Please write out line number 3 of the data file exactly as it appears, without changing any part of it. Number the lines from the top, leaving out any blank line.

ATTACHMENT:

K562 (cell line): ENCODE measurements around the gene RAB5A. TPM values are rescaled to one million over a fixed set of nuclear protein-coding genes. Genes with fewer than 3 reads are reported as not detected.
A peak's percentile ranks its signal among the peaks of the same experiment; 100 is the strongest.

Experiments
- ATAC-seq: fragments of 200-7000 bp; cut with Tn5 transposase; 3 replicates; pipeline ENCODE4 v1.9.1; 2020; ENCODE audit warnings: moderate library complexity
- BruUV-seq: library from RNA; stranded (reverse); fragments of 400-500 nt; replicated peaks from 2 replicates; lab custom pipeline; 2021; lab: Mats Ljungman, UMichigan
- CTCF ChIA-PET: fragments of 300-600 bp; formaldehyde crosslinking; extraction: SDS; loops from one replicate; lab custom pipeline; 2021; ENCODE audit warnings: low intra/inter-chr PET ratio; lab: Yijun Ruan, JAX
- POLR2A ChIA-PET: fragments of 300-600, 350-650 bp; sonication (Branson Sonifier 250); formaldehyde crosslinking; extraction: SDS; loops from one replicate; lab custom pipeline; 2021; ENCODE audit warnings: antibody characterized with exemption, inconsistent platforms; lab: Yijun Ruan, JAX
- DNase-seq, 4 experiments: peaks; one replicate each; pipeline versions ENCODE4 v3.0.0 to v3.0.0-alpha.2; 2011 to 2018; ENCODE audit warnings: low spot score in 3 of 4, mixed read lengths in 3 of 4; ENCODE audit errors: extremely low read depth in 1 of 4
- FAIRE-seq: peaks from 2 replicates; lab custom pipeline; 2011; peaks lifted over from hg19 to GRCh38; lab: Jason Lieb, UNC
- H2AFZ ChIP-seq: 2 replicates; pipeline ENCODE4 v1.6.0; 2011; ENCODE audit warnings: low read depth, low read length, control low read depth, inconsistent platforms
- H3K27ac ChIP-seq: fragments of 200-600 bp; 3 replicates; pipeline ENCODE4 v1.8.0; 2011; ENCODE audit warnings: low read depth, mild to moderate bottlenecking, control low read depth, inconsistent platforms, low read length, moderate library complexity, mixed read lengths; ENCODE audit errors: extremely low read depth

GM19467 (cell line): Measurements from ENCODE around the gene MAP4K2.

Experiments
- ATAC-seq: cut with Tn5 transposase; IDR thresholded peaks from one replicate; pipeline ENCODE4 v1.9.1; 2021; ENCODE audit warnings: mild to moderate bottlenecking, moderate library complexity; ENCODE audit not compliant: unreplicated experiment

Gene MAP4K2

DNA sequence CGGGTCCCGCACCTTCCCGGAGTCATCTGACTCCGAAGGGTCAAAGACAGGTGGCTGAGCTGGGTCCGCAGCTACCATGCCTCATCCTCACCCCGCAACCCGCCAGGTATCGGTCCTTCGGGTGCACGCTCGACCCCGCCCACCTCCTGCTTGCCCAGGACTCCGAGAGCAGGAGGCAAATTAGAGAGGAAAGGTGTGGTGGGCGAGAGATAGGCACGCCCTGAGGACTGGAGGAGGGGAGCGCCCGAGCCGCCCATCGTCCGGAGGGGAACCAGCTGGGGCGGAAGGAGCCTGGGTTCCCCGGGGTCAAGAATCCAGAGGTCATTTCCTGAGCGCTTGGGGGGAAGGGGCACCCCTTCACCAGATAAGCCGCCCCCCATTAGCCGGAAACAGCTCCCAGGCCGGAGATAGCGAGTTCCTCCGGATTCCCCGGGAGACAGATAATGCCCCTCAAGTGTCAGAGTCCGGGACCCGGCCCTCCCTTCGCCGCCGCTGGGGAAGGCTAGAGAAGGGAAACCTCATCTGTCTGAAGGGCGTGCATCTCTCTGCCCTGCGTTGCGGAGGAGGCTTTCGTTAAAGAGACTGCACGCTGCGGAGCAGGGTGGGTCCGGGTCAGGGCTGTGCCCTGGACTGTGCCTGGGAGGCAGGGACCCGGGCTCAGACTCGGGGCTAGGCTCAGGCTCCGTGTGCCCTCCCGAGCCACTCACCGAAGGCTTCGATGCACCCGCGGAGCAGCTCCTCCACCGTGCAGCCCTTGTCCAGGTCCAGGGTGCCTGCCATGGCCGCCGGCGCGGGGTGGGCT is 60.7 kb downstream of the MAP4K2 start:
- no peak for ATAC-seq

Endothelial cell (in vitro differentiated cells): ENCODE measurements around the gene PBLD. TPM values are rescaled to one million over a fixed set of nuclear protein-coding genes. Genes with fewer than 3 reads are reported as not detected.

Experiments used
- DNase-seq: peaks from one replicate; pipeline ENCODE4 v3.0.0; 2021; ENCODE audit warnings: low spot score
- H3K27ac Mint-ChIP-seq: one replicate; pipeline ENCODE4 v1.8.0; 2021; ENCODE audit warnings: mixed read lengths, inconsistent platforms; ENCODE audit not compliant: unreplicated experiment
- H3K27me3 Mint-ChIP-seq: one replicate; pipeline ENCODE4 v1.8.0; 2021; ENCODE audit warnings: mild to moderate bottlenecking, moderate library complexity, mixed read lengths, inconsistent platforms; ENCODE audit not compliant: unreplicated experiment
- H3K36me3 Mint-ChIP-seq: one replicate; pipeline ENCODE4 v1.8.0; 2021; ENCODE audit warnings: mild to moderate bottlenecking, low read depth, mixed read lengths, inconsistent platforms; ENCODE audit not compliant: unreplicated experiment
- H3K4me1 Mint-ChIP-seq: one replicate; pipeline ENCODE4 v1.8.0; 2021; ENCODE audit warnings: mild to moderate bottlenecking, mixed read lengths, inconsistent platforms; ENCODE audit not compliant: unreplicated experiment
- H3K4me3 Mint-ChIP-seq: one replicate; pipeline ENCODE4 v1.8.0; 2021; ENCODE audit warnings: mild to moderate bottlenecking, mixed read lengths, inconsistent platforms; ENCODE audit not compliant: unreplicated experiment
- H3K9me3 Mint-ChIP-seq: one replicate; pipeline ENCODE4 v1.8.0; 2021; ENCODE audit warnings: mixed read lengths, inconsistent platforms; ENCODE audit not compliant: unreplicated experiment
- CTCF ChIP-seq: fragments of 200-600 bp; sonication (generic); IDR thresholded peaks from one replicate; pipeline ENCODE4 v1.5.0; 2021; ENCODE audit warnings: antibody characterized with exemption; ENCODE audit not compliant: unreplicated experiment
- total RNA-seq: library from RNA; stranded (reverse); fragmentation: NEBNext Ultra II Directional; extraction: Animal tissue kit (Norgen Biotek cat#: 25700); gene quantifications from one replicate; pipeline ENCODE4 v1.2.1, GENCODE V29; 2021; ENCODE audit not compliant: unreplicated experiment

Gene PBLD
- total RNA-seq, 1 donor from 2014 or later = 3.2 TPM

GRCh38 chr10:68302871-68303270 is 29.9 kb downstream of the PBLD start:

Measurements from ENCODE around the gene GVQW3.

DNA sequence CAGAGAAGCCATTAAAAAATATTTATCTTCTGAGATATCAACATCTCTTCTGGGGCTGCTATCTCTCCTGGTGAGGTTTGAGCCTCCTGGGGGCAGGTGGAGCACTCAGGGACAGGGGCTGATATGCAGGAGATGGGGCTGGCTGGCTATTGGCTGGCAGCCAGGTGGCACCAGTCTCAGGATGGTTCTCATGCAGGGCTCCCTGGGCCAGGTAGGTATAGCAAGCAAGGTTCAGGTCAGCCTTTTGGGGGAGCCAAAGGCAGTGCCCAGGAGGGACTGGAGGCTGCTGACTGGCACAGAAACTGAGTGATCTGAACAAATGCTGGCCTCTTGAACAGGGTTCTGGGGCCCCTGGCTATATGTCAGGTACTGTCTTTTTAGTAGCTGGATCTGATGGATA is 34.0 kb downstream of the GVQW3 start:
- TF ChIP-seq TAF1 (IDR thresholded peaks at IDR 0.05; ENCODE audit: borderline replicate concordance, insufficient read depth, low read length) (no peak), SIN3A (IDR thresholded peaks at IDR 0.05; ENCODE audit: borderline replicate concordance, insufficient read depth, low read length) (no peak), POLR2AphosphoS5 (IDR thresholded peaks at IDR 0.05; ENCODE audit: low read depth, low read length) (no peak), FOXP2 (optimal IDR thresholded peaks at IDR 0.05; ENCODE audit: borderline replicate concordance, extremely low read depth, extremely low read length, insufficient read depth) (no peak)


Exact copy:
Experiments